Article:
The legend of the foundation of Notre-Dame du Roncier says that in 808, a peasant found a statue of the Virgin in a bramble bush while working on the banks of the Oust. He tried to bring her back home, but the statue kept disappearing and reappeared in his bramble bush. He decided to build a chapel and, over time, other people came to settle in what became the city of Josselin. The sickle that the peasant used would have been hung in the chapel and would never have worn out over time. The brambles growing on the gable could never have been pulled out. Revolutionaries would have tried to burn the original statue, but a fragment was pulled from the flames and placed in a reliquary. The Basilica of Notre-Dame du Roncier de Josselin is a key building in the Breton architecture of the late Middle Ages. In the heart of the town, this emblematic building, which has been redesigned several times, stands out for its size and its flamboyant Gothic style of the late 15th century. From its bell tower, you can admire the panorama of the town, its majestic castle and the surrounding area.
About this building
Listed as a Historic Monument since 1929, the Basilica of Our Lady of the Roncier is a stopover on the roads to Compostela and welcomes, every year, on September 8th, a Pardon which brings together a large number of pilgrims. Inside, the Basilica conceals many treasures: the recumbents of Olivier de Clisson and his wife, the great organ restored in 1990, the wrought iron pulpit to preach made by a wrought iron craftsman from Josselin, Eustache Roussin, and its magnificent stained glass windows from the 12th to the 20th centuries. The building has undergone four changes in its status and function. The modest castral chapel, built for the counts of Porhoët around 1200, became, at the end of the 14th century, under the impetus of Constable Olivier de Clisson, a prestigious sanctuary and a seigneurial mausoleum.
The chapel of the Château de Callac is located in Plumelec, Brittany, and dates back to the 12th century. The current Château was built in the 14th century and enlarged in the 15th and 16th centuries. It was then redeveloped in the 17th century with the four pavilions. The small private chapel, is inseparable from the castle of Callac, which is classified with the Historical Monuments.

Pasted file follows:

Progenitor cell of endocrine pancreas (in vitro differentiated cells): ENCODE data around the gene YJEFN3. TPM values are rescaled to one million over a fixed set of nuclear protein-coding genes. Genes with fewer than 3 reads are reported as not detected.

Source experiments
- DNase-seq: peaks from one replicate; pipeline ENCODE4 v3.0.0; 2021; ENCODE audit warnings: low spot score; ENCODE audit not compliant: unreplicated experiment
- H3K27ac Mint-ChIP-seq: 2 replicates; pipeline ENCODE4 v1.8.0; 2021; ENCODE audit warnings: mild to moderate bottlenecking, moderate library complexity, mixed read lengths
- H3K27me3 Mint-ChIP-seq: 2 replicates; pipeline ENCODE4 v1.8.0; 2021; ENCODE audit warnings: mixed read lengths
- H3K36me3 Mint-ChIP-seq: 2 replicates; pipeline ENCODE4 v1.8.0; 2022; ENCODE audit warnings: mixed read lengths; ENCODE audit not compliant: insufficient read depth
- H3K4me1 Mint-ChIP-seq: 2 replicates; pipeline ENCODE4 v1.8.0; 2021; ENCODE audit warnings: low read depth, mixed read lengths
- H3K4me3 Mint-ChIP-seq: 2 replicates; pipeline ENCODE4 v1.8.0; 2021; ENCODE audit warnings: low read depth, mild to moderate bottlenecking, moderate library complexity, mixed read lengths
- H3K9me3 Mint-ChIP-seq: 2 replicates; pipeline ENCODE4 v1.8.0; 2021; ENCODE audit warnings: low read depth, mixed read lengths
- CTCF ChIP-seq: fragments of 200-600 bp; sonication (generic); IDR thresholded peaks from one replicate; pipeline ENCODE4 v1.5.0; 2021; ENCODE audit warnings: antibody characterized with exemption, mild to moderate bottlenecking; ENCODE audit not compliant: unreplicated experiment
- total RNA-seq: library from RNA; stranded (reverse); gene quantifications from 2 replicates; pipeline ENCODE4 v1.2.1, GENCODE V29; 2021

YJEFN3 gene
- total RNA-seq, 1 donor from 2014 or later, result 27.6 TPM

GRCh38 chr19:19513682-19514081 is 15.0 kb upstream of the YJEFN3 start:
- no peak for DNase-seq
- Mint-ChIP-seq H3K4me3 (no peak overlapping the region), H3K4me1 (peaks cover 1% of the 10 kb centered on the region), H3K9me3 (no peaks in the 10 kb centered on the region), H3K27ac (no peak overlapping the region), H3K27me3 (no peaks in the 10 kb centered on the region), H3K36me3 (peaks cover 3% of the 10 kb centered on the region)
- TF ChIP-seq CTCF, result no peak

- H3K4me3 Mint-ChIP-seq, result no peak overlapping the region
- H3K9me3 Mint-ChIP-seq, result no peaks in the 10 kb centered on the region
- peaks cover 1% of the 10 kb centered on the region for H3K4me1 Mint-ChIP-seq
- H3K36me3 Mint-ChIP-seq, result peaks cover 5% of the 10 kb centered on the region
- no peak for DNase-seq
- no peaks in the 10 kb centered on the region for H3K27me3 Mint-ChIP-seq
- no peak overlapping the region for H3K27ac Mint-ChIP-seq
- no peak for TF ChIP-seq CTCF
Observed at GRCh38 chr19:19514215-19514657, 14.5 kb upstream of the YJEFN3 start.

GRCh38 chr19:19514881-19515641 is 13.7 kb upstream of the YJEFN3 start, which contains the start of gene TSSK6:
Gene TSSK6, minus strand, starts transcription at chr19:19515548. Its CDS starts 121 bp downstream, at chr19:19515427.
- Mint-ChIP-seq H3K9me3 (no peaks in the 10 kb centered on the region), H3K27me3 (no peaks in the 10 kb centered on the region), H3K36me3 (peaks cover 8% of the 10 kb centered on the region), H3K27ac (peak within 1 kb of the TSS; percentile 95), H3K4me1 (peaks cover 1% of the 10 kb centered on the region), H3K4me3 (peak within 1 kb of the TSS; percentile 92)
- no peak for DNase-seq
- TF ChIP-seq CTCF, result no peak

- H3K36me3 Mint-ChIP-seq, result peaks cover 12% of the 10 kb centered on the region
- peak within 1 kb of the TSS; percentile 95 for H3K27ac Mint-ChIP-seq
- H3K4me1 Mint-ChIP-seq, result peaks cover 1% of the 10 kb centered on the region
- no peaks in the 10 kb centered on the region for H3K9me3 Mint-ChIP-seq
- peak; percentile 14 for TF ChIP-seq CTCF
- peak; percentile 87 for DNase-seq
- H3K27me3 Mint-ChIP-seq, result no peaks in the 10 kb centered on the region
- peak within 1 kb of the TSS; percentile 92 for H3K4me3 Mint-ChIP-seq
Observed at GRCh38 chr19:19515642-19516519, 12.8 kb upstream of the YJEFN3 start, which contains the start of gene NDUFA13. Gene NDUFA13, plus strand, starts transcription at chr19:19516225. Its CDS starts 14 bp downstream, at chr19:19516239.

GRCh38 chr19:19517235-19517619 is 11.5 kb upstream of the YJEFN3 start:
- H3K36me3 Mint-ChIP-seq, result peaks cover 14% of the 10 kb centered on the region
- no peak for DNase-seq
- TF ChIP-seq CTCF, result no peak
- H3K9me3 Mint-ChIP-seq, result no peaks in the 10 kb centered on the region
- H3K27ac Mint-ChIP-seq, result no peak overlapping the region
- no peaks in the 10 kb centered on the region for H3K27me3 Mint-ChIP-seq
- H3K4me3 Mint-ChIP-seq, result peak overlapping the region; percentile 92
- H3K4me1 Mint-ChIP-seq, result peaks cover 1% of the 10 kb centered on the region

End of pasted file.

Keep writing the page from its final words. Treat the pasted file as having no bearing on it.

The castle of Chèze was built on the coasts of Armor by Eudon II in the twelfth century. The castle was passed into the hands of the Rohan family who built, in the fifteenth century, their accounting room. In 1629, the castle was dismantled by order of Richelieu. Some of the stones are sold on August 25, 1743, in order to construct the new church of Loudéac.
The church of Notre-Dame de la Tronchaye, which takes its name from a statue of the Virgin found in a hollow trunk, has some remarkable Romanesque parts, notably the bell tower. In the 15th and 16th centuries, under the authority of the de Rieux family, it was erected as a collegiate church and, afterwards, underwent some embellishment work. During the Revolution, the church was used as a depot and store. Then in the 19th century, other transformations modified the building and its surroundings. It did not finally take on its present appearance until 1924 and was classified as a Historic Monument shortly afterwards, in 1931.
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